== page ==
Hurson, Catherine Eileen
Expression and function of the atypical chemokine receptor CCX-CKR.
PhD thesis, University of Glasgow.
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The ability to clear infections and repair injury is dependent on the coordinated migration of immune cells, or leukocytes. These cells can directly destroy invading pathogens and also produce a variety of bioactive factors that promote pathogen clearance. Interactions between immune cells occur both at the site of inflammation and in specialised lymphoid organs throughout the body. The efficiency and specificity of these interactions relies on the production of a family of molecules called chemotactic cytokines, or chemokines, that drive leukocyte migration. Cells express specific profiles of chemokine receptors to ensure they are directed to the appropriate location to exert their immunological function. The field of chemokine biology, already complex, has been further complicated by the discovery of a subfamily of receptors, the atypical chemokine receptors. These molecules lack the ability to couple to signal transduction pathways used by the other chemokine receptors, and are proposed to act as chemokine scavengers or transport molecules.
The atypical chemokine receptor CCX-CKR was discovered more than a decade ago but its function in vivo remains unclear. At the beginning of my project, information about this molecule was very limited. The murine receptor binds the CC chemokines CCL19, CCL21 and CCL25, which have well-characterised and critical roles in the development and homeostasis of the immune system as well as in the immune response to infection. Thus, identification of this new receptor, which unlike classical receptors does not induce cell migration in response to ligand binding, presented some exciting possibilities as to how these processes might be regulated in vivo. Reports describing the pattern of expression of CCX-CKR have thus far provided only limited and sometimes contradictory information. Additionally, while in vitro studies from our lab have provided some important clues as to the potential role of the receptor, published in vivo studies were, at the time of commencing this work, limited to one report describing an unvalidated EGFP reporter knock-in transgenic mouse and a conflicting online resource detailing data generated using a LacZ reporter mouse. To understand the true function of this molecule, it is critical to know where it is expressed in vivo and to explore its function on these cells. In this project I set out with the aim of identifying murine tissues and cells expressing CCX-CKR, as well as examining its potential as an in vivo scavenger of chemokine. Related to this, I hoped to uncover any impact of deletion of CCX-CKR on lymphoid tissue cellularity and/or function, both in resting and inflamed conditions.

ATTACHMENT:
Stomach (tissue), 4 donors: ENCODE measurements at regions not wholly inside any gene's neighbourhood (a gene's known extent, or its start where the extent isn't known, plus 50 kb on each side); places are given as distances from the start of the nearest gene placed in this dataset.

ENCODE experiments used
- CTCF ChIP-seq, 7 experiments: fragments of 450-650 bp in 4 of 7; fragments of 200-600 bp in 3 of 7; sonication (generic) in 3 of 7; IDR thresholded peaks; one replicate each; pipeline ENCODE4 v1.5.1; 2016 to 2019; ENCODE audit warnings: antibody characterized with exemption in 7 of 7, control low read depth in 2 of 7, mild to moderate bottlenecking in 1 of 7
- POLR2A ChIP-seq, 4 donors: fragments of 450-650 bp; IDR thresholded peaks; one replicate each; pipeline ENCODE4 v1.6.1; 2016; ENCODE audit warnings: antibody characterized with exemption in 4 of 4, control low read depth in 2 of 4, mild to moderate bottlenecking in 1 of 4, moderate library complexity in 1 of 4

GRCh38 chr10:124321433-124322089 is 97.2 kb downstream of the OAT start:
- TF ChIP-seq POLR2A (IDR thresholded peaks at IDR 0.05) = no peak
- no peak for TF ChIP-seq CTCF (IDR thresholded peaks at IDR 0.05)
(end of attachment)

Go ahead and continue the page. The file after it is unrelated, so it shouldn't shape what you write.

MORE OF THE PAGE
In chapter 3, I present data that identify lymphoid tissues and “barrier” tissues as sites of robustly detectable CCX-CKR mRNA expression. I describe how I have established a novel fluorescent chemokine tetramer-based protocol for the detection of CCL19 receptors, with emphasis on the application of this protocol to identify CCX-CKR activity on specific cell subsets. Using this method, I present evidence that some CD11b+ CD11c+ myeloid subsets in the inguinal lymph node exhibit CCX-CKR dependent internalisation of chemokine. I also describe attempts to fractionate tissues to identify cell populations responsible for the detected whole-tissue expression of CCX-CKR mRNA.
The results described in chapter 4 provide support for the hypothesis that CCX-CKR regulates levels of its ligands in vivo, with alterations in chemokine levels in serum and inguinal lymph nodes in the absence of CCX-CKR. I also present evidence demonstrating that deletion of the receptor can influence mRNA levels of the related receptor CCR7. Following on from this, chapter 5 details my analysis of the impact of CCX-CKR on the cellularity of various lymphoid compartments. I present evidence that CCX-CKR influences lymphocyte populations in the peritoneal cavity, with both innate-like and conventional lymphocytes significantly overrepresented in this compartment. The cellularity of the inguinal lymph node, but not the spleen, is subtly altered by deletion of the receptor. Splenic leukocyte cellularity is not affected, either in number or in localisation.
In chapter 6, I turn my attention to the possible role of CCX-CKR during the inflammatory response by examining various experimental parameters during a short-term model of induced cutaneous inflammation. This study shows that CCX-CKR deletion alters the cellularity of the myeloid compartment in the draining lymph node and again highlights myeloid subsets as displaying CCX-CKR dependent chemokine internalisation. Finally, I present preliminary data suggesting a protective effect of CCX-CKR deletion during a long-term model of inflammation-driven tumorigenesis.
Taken together, my data provide tentative support for the theory that CCX-CKR acts as a chemokine scavenger in vivo. They further indicate that CCX-CKR is involved in regulating cellularity of various lymphoid compartments both at rest and during induced inflammation. In chapter 7 I discuss in detail the implications of my findings in the context of work published since my project began, and highlight growing evidence to suggest a role for CCX-CKR in regulating immune function.
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